Ports can definitely be used for this (I did it myself a few times), but not without reservations.

There is another data hop, so the data being sent to the port and received by it needs to pass through the extra serialization/deserialization step. Depending on the particular situation this may or may not cause a significant overhead As usual, it’s best to measure :slight_smile:

In addition, if external term format codec is not available in the guest language, you’ll need to fallback to a language neutral format (e.g. json or protobuf), so some fidelity might be lost. For example instead of sending a tuple directly to the port, you might need to somehow transform it into a type supported by the exchange format before encoding.

Whatever you can use from Python should work, with the caveats mentioned above.


This summarizes it perfectly. We are not saying “we don’t need redis”, we are rather saying that redis is not a strong requirement from day one as seen elsewhere. As a platform, Erlang/OTP gives the ability to reduce operational complexity in some cases, and to accept this complexity as a starting point because “that’s the way everyone does things” or because “we already have so much complexity anyway” would be a mistake. Of course there are still many situations were Redis is useful, and it is productive to everyone to double-check when that’s actually the case.

I also dispute the perception these operational tools are ignored by the community. There is Redix (maintained by an Elixir Core Member). Tristan, myself, and others have written about k8s+Erlang and there is bonny for k8s control. brod (from Klarna) and broadway_kafka for Kafka, etc. Phoenix includes a Dockerfile in its official deployment guides and it will ship with a Dockerfile generator in the next release. Of course we don’t support everything under the sun but we definitely recognize that they are necessary for a wide range of applications and systems.

Sometimes it feels we are trapped in this three-year old rhetoric that “Elixir/Erlang does not like k8s/Docker/etc” while a large chunk of the community has moved on to recognize and accept its pros and cons.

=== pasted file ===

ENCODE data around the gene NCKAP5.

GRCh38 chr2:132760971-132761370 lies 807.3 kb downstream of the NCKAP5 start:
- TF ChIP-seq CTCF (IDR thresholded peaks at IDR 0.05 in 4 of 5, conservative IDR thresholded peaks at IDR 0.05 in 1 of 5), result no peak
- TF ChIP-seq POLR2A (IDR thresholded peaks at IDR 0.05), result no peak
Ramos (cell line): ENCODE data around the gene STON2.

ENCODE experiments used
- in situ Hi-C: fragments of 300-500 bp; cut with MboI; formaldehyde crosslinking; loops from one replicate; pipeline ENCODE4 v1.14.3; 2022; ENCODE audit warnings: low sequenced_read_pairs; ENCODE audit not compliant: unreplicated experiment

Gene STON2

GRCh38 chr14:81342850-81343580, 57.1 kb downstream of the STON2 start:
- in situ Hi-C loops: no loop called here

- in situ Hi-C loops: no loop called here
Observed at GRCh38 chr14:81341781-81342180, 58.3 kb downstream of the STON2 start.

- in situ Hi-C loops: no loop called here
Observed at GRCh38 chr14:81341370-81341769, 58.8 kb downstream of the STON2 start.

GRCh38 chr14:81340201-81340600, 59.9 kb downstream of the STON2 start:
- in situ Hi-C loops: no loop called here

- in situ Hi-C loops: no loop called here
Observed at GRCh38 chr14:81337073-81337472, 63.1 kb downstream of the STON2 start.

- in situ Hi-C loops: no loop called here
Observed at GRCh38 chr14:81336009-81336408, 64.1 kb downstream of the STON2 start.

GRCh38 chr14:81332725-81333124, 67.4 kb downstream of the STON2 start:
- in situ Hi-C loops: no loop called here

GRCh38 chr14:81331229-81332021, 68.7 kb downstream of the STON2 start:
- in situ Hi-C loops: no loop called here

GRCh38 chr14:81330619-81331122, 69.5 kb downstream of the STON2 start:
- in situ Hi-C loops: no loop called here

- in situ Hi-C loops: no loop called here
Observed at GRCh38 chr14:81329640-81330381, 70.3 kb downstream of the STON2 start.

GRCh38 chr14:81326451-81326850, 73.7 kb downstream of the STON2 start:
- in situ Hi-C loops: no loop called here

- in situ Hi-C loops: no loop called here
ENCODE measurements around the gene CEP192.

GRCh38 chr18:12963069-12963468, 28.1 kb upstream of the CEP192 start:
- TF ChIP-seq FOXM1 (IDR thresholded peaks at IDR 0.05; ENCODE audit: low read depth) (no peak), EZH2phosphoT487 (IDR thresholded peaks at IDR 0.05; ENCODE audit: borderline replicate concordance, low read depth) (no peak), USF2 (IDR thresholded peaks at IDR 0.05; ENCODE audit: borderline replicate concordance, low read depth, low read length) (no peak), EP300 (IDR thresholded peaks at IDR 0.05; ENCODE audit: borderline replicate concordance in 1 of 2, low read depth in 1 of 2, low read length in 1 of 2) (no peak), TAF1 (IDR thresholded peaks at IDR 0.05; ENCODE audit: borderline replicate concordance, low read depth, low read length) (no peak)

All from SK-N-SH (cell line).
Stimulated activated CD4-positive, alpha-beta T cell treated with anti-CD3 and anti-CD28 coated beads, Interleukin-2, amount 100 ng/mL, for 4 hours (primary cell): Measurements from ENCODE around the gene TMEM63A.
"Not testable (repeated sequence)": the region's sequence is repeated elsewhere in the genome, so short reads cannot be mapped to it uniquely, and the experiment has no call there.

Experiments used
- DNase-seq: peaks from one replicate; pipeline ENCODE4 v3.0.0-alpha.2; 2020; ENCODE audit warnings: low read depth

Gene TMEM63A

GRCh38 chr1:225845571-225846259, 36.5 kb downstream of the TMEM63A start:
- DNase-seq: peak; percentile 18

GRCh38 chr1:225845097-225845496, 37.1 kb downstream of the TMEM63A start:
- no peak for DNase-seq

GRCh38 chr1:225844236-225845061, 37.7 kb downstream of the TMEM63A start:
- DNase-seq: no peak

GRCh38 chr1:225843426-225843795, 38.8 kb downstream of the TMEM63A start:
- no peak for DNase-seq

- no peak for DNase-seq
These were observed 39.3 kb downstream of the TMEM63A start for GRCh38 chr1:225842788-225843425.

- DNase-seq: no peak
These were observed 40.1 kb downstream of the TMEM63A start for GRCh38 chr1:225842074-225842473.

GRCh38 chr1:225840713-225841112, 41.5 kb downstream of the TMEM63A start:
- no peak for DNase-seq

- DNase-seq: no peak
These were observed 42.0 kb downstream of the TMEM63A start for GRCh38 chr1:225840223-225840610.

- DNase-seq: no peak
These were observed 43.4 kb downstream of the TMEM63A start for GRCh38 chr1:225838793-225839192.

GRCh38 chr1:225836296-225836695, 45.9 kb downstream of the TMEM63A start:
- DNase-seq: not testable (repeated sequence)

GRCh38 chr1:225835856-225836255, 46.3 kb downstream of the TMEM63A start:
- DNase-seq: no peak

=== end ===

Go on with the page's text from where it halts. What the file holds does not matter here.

Having worked with elixir for a year i can say that actor model is an amazing tool for concurrency i cant say the same for elixir and its ecosystem. Dont get me wrong elixir is an amazing project witha n amazing community, but often you feel locked into blessed ways of doing things(looking at global config variables in umbrellas, phoenix and ecto), what other libraries you can have instead of phoenix and ecto on web dev front? I know that phoenix and ecto are quite modular, but the rails like approach just didnt stick with me. So why i moved away:

  • configs
  • frameworks and blessed ways approach
  • overuse of use directives
  • map string/atom keys and pain points related to that
  • need to use rust/c/c++ when i do need to do something fast
  • packages are sometimes unreliable(eg amqp sometimes loses the connection without a reason)

So im right now evaluating rust/clj/scala for my next projects

Both Phoenix and Ecto are built on top of low-level blocks, so you can fallback to Plug itself (with Plug.Router and friends) if you feel like Phoenix is doing too much for you or use the database adapters directly if you would rather not use Ecto.

Configs have been definitely in flux but we have been both consolidating the approaches over the last years (see upcoming config/runtime.exs) and starting to see solid alternatives such as Vapor that provides a more structured and local approach to configuration.